Two teams brought joy to the English 2017/18 Premier League season. One did so with a profound combination of beauty and elegance; the other with a glorious, gung-ho buccaneering spirit.
Both have lifted the spirit: sport can do that. So it’s a shame that neither is playing in Saturday’s FA Cup final. It’s a shame that the biggest club-football occasion that terrestrial television will bring us all year doesn’t feature the two clubs every neutral wants to see.
There is glory in that, but you can’t help but feel that it’s a bit of a shame. Hamlet without the prince, and for that matter the King and Queen as well. Manchester City won the Premier League with the most skillful and effective domestic team England has ever produced. Liverpool won their way to the European Cup final, which takes place in Kiev on 26 May, with explosive, at times quite overwhelming, football.
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But the FA Cup final will pitch Manchester United, the stodgy second-besters of the season, with Chelsea, who have been quite unable to cope with the unfair fact that teams around them keep improving.
For both, the FA Cup is a consolation prize: something to salvage from a season of disappointment. If that’s a bore for neutrals, there’s consolation to be found in sport’s eternal refusal to form itself into convenient patterns.
In football, and especially in knockout football, the best team doesn’t always win. An off-day, a bad quarter of an hour, or even a second’s failure by an individual, can bring about defeat against all the odds and all the expectations.
Throughout the history of sport, people have tried to organise things so that the most gratifying of results come about: the most lucrative money-spinning matches, the most prestigious opponents lining up against each other.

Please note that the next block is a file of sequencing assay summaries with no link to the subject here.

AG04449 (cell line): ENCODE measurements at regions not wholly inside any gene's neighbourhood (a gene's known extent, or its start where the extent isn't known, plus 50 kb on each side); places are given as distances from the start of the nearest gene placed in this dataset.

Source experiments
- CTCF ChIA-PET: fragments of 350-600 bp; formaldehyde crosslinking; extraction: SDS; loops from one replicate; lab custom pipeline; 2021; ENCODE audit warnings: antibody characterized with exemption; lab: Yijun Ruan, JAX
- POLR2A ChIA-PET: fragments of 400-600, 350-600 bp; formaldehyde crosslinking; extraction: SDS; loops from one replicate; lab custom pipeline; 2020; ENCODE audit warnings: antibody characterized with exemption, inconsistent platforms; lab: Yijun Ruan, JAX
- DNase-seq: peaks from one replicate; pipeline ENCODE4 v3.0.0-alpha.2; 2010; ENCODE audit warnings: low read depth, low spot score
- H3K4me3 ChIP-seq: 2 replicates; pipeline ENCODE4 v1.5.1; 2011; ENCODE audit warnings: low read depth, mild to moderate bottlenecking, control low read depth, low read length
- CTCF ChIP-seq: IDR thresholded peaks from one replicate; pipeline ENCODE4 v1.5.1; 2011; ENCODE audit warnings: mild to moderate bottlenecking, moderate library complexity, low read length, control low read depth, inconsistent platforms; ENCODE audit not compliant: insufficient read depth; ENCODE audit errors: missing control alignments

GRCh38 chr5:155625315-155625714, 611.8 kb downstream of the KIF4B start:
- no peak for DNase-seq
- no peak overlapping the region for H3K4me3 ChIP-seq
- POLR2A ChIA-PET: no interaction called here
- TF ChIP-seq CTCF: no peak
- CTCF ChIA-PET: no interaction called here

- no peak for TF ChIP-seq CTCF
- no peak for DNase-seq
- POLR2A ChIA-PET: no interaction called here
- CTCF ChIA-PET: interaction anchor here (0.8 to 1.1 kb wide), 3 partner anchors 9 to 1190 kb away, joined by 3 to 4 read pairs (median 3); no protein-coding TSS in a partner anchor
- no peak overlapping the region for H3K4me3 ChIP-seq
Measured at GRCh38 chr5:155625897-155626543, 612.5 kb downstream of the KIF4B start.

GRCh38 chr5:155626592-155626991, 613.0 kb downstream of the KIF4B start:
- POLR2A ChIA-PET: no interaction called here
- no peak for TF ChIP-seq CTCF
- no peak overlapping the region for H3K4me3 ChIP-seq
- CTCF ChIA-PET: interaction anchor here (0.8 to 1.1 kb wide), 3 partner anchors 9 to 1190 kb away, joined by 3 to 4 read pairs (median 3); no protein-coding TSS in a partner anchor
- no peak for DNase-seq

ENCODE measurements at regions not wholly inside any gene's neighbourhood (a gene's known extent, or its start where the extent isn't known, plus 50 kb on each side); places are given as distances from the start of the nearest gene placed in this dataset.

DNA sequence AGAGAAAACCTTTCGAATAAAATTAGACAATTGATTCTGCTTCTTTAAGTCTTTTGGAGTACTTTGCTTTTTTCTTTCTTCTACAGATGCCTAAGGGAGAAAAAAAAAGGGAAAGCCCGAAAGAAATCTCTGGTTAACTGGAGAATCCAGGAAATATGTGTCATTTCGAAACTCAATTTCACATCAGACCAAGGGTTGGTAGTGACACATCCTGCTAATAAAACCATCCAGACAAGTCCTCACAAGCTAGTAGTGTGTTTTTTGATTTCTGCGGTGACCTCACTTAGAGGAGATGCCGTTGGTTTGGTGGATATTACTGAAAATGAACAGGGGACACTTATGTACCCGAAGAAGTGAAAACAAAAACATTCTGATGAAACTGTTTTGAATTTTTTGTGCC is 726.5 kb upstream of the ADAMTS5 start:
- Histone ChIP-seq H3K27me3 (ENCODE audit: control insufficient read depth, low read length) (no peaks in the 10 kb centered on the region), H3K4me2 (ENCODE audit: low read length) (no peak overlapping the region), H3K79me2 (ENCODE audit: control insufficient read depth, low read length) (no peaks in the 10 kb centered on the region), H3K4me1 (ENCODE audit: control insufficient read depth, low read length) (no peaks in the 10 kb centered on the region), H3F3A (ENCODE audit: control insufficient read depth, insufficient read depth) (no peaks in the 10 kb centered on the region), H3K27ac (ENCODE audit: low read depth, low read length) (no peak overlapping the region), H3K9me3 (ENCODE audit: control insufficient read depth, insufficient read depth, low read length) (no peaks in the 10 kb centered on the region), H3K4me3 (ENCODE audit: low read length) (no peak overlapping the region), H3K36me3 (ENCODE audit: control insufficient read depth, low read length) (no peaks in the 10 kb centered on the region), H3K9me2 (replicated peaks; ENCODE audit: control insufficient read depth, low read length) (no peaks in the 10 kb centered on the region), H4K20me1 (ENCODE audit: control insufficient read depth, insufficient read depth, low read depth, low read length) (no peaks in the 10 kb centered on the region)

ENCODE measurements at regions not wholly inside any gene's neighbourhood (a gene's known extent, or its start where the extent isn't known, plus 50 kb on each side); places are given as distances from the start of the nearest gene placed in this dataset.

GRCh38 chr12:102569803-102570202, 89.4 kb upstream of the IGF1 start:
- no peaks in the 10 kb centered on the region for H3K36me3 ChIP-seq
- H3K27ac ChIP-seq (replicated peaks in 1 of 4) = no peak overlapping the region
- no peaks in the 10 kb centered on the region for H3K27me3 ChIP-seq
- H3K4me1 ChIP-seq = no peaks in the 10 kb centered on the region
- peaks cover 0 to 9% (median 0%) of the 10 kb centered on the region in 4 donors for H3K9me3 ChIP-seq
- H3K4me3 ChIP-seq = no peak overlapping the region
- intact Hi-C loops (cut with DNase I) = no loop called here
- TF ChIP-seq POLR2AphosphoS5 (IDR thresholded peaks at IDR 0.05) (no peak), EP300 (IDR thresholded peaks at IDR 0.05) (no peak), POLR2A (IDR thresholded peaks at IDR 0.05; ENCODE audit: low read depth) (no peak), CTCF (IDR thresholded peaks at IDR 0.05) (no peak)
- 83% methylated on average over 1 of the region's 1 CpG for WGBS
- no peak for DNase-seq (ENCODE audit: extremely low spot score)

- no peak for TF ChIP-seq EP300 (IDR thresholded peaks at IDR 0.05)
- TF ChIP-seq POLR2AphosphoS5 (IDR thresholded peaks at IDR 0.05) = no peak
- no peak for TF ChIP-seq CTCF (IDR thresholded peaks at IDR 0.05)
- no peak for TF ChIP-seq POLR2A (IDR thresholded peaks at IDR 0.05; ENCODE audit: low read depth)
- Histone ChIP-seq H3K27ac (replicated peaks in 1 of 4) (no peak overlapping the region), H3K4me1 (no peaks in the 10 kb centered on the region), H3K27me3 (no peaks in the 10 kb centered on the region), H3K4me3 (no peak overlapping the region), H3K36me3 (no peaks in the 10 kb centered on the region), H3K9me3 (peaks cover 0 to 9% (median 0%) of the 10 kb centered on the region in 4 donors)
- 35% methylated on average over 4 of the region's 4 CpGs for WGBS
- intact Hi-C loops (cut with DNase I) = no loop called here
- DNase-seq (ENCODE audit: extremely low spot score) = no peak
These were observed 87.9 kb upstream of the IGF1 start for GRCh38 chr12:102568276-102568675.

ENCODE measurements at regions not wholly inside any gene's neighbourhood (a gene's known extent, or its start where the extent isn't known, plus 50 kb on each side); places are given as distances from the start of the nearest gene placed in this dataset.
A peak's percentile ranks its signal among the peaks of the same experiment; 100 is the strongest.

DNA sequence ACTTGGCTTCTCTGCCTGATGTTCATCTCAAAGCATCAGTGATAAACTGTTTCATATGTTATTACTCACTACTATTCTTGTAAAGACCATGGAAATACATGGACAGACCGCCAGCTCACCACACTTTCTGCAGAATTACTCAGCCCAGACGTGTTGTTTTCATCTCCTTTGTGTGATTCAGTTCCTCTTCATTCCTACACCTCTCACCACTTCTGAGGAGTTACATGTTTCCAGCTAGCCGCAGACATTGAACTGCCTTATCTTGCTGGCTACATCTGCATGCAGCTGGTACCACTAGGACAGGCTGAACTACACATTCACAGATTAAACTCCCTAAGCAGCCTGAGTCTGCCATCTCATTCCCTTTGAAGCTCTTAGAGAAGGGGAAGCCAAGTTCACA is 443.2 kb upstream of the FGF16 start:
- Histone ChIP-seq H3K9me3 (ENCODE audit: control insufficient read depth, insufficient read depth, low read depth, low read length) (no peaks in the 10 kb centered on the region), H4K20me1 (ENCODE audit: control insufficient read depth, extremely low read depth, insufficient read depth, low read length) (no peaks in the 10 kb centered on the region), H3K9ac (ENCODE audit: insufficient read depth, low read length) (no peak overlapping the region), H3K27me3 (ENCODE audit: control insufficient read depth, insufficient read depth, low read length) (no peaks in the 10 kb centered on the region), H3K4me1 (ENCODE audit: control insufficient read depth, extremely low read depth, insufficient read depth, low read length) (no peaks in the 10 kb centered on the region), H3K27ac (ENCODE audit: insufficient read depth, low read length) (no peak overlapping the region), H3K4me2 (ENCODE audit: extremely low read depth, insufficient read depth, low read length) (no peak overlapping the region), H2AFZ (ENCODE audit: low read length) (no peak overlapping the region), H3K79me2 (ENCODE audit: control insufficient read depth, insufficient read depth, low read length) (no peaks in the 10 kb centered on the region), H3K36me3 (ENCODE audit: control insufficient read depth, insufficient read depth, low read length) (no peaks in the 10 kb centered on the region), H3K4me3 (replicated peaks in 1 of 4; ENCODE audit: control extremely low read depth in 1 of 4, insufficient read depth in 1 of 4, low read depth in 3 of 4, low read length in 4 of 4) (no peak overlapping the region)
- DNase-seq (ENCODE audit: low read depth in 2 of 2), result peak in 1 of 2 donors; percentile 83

Time and again sport lets them down: the wrong people win and the script is ruined – because, of course, there is no script.
The most famous person to fall foul of sport’s ineluctable law of unpredictability was Adolf Hitler, who wanted the 1936 Olympic Games in Berlin to showcase his ideology of Aryan supremacy. Black American athlete Jesse Owens – the outstanding star of the Games, with four gold medals and three world records – rather spoilt that script for him.
Last summer’s big cricket tournament, the Champions Trophy, was held in Britain, featuring an England one-day team of lofty competence and occasional brilliance. It was set up to provide an England win: but England failed and Pakistan eventually won as glorious underdogs.
We must celebrate the fact that the FA Cup final has the wrong teams, at least for neutrals. Football is volatile and alive, and the day it tries to fit itself round our whims is the day it dies.
Let’s celebrate Manchester United and their season of boring, unimaginative yet still bizarrely fallible football, a sulking Goliath giving every possible encouragement to those armed only with slings and stones.
And let’s celebrate Chelsea and their inability to deal with the fact that retaining the Premier League title is a whole lot harder than winning it.
Chelsea have at times basked in the position of being top dogs, Manchester United once assumed topdoggery lasted for ever. Now, after a draining season, they duel for the last prize in order to make everything slightly less disappointing than it really is.
There is honour in that: and maybe a little glory, too.